High Style

In a penthouse high above Vail Village, crisp lines, warm textiles and a refined rusticity add up to elegant mountain-modern style

Interior designer Melissa Greenauer was familiar with her clients’ tastes and priorities when she embarked upon the design of their penthouse at Vail’s chic Solaris Residences: great style, unfettered views of the mountains, and a space that comfortably accommodates family and lively entertaining. “We picked a neutral path between a scaled-back Western ruggedness and upscale European sophistication,” Greenauer says. One of the most impactful moves the designer made was to paint the ceiling a dark ebony hue. “At first we went with a lighter color, which cast an orange tone,” she says. “Somehow the effect wasn’t quite right and my clients agreed with going darker. The payoff? A bold balance of light and dark that gives the penthouse extra oomph.”

The big picture established, Greenauer turned her eye toward small, unique features: leather-embossed stair risers, a painted-glass wall in the bar, and contemporary lighting that reflects her clients’ passion for form and function. “It’s the tiny details that build on each other and cumulatively tie everything together,” she says. “I have a fondness for the finer points in the design process, because that’s what allows homeowners to develop a bespoke design that’s entirely their own.”


Intricately carved custom leather panels inserted into the risers transform a nondescript stairway into a work of art. Strands of two-toned leather wrapped around the banister complete the look. In the dining room, the two-toned motif continues with a wooden table that can be lengthened and reconfigured with extra leaves. The chair legs complement the table base to anchor the space visually, while the upholstery fabric, reminiscent of snowflakes, imbues the room with a touch of whimsy. But the pièce de résistance is the massive bronze chandelier that adds dynamic rhythm to the fixed lines below—and can be moved to accommodate different seating layouts.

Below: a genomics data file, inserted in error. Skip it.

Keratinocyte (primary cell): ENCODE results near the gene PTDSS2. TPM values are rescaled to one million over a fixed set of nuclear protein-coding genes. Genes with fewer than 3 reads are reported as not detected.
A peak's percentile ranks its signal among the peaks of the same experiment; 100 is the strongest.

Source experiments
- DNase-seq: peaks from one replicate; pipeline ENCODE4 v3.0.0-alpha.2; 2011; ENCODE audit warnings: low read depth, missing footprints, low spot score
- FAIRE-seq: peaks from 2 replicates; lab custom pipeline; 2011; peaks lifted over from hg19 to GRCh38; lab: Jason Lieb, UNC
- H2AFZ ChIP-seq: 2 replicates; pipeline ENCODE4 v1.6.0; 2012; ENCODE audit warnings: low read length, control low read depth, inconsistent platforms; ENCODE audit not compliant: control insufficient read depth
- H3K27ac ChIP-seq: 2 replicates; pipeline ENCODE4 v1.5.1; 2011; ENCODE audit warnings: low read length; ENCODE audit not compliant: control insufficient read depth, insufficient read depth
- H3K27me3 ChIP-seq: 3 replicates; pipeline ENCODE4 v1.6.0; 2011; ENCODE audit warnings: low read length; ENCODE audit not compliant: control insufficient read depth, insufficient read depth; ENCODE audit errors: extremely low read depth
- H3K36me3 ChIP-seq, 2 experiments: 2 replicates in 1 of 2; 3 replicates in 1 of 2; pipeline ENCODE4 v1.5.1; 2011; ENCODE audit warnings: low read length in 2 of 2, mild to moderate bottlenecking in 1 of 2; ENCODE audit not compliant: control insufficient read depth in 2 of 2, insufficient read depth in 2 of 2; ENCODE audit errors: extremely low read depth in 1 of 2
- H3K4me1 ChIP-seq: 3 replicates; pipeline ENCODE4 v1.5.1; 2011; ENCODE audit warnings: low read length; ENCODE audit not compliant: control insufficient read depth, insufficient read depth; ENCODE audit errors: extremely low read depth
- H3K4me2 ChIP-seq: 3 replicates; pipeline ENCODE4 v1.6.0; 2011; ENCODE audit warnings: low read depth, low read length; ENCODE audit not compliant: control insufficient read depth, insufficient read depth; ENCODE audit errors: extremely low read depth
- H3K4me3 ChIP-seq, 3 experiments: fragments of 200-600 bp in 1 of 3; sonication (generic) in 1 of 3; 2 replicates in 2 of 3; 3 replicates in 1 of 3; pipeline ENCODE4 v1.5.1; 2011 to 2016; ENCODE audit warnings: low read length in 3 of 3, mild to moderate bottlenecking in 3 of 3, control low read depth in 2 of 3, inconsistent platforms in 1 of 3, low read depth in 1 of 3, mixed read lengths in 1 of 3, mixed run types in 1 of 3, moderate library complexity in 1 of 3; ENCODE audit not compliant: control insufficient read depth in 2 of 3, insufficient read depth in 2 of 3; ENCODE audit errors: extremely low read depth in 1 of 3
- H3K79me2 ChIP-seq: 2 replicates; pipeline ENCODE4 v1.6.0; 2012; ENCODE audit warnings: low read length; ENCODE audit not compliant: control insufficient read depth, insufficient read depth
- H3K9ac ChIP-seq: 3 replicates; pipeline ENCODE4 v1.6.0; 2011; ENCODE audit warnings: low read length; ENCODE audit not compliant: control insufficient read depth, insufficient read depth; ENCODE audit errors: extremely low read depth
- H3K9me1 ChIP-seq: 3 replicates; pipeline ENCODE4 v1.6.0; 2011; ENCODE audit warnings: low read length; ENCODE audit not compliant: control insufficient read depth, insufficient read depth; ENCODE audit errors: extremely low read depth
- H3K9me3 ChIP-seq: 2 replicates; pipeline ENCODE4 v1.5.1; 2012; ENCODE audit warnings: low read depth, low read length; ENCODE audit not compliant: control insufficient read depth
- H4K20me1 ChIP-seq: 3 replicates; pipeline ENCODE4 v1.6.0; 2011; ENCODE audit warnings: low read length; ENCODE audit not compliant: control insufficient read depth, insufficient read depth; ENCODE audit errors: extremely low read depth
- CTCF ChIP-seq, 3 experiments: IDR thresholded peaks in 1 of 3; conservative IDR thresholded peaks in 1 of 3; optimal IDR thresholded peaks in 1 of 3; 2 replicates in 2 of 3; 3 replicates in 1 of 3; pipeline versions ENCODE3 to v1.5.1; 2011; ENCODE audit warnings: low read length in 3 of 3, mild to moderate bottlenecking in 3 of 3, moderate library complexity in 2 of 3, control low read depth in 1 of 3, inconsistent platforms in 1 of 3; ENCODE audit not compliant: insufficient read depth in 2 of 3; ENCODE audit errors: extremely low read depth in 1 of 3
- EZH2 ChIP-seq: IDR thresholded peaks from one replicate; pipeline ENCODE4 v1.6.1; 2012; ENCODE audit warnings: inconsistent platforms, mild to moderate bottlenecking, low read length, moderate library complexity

Above the bar area, pendant lights hang from an arced bronze-finished light fixture, designed by Greenauer to soften the dramatic lines of the ceiling. A game table, with a unique tree-shaped base, echoes the organic curve of the light fixture; its dual tones recall the dining table’s interplay of light and dark wood finishes. In the evenings, the bar wall, clad with a putty-colored painted glass, gives off a sexy, muted glow. On the bar’s top shelf, the homeowners’ custom-made tequila boxes pay homage to their Mexican roots. A carefully calibrated mix of tones and textures—bar cabinets with stamped-leather fronts, custom bronze appliance door panels, creamy chair fabrics and bar top, raffia chandelier—make for a sophisticated, nuanced palette.


The penthouse’s open plan, broken into more intimate areas for dining, socializing and lounging, perfectly accommodates the homeowners’ love for entertaining. Its clean, crisp and contemporary design is the result of careful advance planning. Visual clutter such as air vents were strategically hidden, resulting in unmarred expanses of wall and ceiling. Floor-to-ceiling windows and sliding glass doors suffuse the space with natural light. And furnishings were carefully positioned to create a heightened sense of order and flow. Textured fabrics keep the spaces from feeling too formal and add tactile interest—and a feminine touch—to the neutral color scheme.


One of the challenges posed by an open floor plan is creating spaces that feel unified but distinct. Striking the right balance requires attention to color, scale and texture. Here, interior designer Melissa Greenauer shares her top tips for getting it right:

Color: Start light and go dark, as it’s more difficult to undo a darker color. Add color in stages, massaging the design as you go to fit the space. The owners of this penthouse originally wanted a much lighter, reddish color for the ceiling, but discovered it felt too airy. They decided to take the plunge and go for a dark chocolate stain.
Scale: It’s crucial to get the scale of furnishings right. Start by building a good foundation and
acquiring slowly, assessing the impact each new element has on the space. Don’t try to furnish a home in one shopping spree.
Texture and materials: Repeat details for continuity. Greenauer wove a nail-head motif throughout the penthouse to create an expressive pattern language unique to her clients. Another recurring detail the designer helped orchestrate: two-toned wood tables that echo and play off of one another. Variety creates richness, but repetition, in the right dose, hits the sweet spot of tranquility.


INTERIOR ARCHITECTURE & DESIGN Melissa Greenauer, Greenauer Design Group, Vail, CO, 970-477-1783, greenauer.com

Categories: Condos